Dropbox is designed to be an invisible app. It gives you a folder on your computer that automatically backs up and syncs your files across all your devices—and also keeps them in the cloud so you can access them from any computer, anywhere in the world. You can use Dropbox...
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Google Drive and Dropbox are both great places to store files, but sometimes you're going to want to move a file that's in Google Docs over to Dropbox. Here's how to do that, both manually for an individual file or automatically for every file in a folder. Save Any Google...
Want to share a Dropbox file quickly? You need a Dropbox link. These links, which you can share using email or any messaging app, give anyone read-only access to your file. Even better: these links work even if your recipient doesn’t have a Dropbox account. Here's how to create Dropbox...
You probably know the Dropbox desktop app can automatically sync any file you add, but did you know Dropbox can also automatically grab photos from your phone, tablet, or camera? Here's how to do that, and how to automatically upload Gmail attachments, Instagram photos, and files from 1,000+ other apps....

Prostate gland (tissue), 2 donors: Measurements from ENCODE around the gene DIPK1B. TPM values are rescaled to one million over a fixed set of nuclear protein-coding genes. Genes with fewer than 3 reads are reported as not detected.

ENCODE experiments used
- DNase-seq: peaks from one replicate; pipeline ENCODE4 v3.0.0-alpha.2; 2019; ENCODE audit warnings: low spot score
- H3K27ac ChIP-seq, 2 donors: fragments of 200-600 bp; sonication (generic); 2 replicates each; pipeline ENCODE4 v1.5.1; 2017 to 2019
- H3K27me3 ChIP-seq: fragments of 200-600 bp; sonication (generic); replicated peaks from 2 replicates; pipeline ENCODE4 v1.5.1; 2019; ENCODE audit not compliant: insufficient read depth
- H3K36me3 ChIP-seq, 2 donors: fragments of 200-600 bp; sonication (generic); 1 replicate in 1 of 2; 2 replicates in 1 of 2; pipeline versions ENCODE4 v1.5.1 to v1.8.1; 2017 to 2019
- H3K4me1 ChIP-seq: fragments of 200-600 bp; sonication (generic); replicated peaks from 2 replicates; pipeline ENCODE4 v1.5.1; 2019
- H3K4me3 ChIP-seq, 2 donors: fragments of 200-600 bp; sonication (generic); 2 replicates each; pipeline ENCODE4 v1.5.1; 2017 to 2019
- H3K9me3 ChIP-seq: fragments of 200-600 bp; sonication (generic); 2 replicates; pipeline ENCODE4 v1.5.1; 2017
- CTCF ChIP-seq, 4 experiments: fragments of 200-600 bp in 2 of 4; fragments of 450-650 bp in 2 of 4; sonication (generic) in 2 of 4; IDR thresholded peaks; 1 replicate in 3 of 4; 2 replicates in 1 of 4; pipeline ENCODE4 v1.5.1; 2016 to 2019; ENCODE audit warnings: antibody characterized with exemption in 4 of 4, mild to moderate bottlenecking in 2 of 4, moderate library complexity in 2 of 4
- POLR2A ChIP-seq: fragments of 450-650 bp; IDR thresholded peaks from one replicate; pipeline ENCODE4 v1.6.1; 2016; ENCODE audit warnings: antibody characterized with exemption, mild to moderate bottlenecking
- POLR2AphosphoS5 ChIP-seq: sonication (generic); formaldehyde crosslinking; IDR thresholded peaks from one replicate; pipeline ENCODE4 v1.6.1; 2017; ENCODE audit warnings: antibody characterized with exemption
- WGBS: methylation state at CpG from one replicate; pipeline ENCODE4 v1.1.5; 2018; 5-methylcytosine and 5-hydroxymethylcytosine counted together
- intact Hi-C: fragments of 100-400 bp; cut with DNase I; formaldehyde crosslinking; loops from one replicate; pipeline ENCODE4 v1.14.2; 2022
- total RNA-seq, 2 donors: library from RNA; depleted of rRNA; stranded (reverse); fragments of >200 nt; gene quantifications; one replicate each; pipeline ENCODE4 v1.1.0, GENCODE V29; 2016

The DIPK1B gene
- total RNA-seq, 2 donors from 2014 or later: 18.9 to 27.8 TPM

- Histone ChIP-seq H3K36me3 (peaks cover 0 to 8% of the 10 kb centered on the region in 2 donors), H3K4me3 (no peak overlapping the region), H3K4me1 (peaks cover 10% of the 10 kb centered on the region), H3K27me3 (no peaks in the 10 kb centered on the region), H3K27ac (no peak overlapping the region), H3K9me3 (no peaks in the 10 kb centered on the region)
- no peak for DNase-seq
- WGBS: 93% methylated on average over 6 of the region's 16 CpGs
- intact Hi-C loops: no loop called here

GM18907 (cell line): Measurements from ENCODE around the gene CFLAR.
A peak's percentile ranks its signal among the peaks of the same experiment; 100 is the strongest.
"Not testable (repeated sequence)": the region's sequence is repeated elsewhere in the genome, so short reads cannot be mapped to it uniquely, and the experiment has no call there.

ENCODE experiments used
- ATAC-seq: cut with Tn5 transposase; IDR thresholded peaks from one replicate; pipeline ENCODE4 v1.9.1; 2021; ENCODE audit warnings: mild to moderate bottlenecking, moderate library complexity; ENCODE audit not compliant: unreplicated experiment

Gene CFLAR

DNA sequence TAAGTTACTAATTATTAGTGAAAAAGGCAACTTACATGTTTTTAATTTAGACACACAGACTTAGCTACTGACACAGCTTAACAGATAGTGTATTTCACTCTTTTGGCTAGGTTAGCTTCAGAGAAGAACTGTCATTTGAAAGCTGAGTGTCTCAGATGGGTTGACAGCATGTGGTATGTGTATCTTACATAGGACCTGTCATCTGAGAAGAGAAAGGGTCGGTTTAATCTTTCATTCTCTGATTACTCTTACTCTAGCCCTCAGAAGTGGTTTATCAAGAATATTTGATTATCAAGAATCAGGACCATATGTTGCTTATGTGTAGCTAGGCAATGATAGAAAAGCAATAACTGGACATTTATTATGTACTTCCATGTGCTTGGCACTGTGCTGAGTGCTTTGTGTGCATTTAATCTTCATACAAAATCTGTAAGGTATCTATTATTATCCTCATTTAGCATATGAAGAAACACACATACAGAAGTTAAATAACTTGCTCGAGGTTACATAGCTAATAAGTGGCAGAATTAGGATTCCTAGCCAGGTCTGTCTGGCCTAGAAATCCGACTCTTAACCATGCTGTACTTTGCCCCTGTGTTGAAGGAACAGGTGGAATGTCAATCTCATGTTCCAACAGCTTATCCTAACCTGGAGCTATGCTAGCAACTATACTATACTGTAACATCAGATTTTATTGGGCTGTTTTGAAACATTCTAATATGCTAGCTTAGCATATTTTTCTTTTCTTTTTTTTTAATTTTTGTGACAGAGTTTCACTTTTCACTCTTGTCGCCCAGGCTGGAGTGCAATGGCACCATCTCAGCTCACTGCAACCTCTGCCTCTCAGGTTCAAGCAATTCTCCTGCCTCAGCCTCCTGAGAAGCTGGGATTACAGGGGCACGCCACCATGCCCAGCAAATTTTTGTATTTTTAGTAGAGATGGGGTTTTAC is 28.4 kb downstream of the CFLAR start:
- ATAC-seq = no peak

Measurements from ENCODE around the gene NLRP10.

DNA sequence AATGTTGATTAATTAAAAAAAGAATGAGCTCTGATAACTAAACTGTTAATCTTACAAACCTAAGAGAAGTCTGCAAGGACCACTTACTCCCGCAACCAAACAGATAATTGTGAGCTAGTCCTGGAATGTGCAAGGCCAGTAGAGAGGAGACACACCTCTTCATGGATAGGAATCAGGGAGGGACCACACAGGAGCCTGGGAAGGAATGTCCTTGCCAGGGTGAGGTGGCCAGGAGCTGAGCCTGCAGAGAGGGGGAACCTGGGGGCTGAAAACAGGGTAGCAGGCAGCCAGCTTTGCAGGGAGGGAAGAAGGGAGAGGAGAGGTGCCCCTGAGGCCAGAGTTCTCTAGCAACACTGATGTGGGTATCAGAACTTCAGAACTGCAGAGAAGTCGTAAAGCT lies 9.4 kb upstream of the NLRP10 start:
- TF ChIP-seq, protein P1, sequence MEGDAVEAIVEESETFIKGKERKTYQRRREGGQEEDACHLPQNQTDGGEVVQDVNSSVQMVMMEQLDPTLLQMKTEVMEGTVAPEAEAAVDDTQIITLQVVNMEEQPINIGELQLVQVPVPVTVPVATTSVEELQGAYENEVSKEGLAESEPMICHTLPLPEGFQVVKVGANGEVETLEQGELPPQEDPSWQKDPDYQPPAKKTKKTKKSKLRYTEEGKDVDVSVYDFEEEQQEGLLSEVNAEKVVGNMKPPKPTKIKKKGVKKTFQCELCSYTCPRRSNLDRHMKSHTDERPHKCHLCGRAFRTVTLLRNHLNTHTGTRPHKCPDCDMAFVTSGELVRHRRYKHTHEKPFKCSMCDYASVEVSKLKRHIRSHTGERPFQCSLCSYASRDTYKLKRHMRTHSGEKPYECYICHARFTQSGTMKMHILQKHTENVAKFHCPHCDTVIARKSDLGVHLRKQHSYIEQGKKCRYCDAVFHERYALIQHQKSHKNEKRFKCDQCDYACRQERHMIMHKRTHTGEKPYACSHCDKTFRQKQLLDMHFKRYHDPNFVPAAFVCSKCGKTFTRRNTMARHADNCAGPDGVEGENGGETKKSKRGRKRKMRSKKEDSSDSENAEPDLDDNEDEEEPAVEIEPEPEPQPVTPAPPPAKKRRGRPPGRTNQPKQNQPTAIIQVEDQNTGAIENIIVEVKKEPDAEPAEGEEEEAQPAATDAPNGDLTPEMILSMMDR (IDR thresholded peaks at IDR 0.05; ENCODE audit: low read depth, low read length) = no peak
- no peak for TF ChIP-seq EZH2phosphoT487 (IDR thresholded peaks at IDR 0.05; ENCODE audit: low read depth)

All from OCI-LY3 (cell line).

Dropbox, by default, syncs everything in your Dropbox to all of your computers. There are reasons you might not want that: You could have limited bandwidth, for example, or limited hard drive space. Here's how to choose which Dropbox files sync to your computer and which do not. First, find...
Save Gmail attachments to Dropbox as original file format
Gmail + Dropbox
Save Typeform entries as text files in Dropbox
Typeform + Dropbox
Copy new Google Drive files in a specific folder to Dropbox
Google Drive + Dropbox
Save email attachments to Dropbox
Email by Zapier + Dropbox
Backup your Evernote notes to Dropbox
Evernote + Dropbox
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